The trend the panels reported was of bank lenders having to be more selective about new deals, with increased focus on product cross-sell as part of banks’ appetite to fund new deals, and it was commented that this is more pronounced with subscription facilities. A panel also discussed that commercial banks operate a fee-based business and, generally speaking, subscription facilities, particularly if the utilization profile is not supported by high drawings, need ancillary business support.


Pricing was widely identified by panelists as an increasing challenge, and although Europe has been seen to lag behind the U.S. in terms of the overall yield for lenders across fund finance products, there is now a commented-on sense that the two may soon converge.

There are some obvious tensions, with the increased cost of these facilities in the current interest rate environment impacting fund returns, resulting in greater scrutiny on their use by both GPs and LPs. Speakers commented on the increase in the proportionate size of the accordion versus the day-one commitment and also, in the context of subscription facilities, that tenors of 1+1+1 are becoming increasingly common.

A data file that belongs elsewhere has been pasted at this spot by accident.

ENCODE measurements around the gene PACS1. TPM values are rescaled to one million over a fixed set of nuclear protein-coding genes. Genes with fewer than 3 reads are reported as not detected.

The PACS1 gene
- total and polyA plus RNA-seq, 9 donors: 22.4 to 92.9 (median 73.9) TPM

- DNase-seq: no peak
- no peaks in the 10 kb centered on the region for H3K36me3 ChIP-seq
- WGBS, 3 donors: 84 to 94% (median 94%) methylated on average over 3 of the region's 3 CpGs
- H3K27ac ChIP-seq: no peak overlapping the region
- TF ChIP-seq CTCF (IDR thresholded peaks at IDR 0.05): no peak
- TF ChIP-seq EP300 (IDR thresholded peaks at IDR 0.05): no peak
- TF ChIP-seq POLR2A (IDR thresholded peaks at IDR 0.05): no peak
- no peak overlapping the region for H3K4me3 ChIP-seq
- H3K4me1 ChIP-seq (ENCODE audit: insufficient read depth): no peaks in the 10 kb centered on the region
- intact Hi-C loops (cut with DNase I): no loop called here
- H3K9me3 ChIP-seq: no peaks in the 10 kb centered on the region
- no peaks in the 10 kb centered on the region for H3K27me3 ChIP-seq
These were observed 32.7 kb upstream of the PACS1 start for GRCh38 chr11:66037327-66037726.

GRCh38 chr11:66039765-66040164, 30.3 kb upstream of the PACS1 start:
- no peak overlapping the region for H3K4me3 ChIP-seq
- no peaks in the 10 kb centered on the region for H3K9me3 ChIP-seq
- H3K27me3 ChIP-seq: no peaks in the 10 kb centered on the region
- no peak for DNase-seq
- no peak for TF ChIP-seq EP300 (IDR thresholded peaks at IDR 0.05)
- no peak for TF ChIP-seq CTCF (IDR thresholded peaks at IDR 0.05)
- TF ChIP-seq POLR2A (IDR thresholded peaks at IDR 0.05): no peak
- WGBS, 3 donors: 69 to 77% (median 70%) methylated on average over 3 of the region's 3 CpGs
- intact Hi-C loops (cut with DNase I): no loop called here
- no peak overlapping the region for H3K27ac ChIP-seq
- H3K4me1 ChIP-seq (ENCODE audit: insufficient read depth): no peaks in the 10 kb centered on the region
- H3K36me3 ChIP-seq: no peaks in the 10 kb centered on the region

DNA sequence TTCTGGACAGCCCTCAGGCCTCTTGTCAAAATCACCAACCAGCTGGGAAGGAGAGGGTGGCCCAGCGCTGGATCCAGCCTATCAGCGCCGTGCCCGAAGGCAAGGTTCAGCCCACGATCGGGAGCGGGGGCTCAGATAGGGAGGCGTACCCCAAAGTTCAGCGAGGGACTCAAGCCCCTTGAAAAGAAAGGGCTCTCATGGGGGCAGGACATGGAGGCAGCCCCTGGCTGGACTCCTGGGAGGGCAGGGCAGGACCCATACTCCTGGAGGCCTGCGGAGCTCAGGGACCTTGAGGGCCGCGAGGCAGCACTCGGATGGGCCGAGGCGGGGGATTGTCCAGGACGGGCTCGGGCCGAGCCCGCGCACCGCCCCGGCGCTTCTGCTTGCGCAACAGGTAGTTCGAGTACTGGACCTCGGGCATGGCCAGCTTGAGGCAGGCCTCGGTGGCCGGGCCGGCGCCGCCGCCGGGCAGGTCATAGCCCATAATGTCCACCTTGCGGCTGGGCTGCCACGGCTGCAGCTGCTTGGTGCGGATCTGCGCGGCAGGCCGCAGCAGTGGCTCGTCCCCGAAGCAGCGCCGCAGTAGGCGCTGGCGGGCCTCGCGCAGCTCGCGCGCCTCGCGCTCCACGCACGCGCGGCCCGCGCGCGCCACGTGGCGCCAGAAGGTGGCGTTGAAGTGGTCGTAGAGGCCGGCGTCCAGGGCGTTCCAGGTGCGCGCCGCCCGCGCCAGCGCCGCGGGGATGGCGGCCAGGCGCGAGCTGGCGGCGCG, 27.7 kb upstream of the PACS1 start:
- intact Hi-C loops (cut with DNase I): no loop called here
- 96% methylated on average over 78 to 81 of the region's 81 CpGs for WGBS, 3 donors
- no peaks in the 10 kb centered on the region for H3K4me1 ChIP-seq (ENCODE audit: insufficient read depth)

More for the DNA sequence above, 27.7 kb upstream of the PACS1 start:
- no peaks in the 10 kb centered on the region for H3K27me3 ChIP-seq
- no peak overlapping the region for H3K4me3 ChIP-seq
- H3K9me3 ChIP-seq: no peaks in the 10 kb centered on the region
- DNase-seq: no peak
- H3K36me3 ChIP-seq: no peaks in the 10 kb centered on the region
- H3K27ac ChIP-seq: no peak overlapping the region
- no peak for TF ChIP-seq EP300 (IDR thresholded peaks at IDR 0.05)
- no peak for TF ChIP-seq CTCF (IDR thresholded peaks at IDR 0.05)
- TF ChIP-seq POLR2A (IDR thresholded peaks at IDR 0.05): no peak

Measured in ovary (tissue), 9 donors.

It was also a subject of some discussion that interest rate hedging and other de-leveraging tools (such as re-insurance or funded or unfunded risk participations) are increasingly of interest.

Impact of Liquidity Constraints on Financing Terms and Alternative Solutions

The changing lending environment was reported as having an influence on the way funds are approaching their fund finance lines, particularly in the sub-line market. Some key points mentioned on the panels were that funds are having to:

  • actively manage their lender group and bring forward discussions with potential lenders, approaching a larger bank group and priming potential lenders for the upsize as fundraising progresses;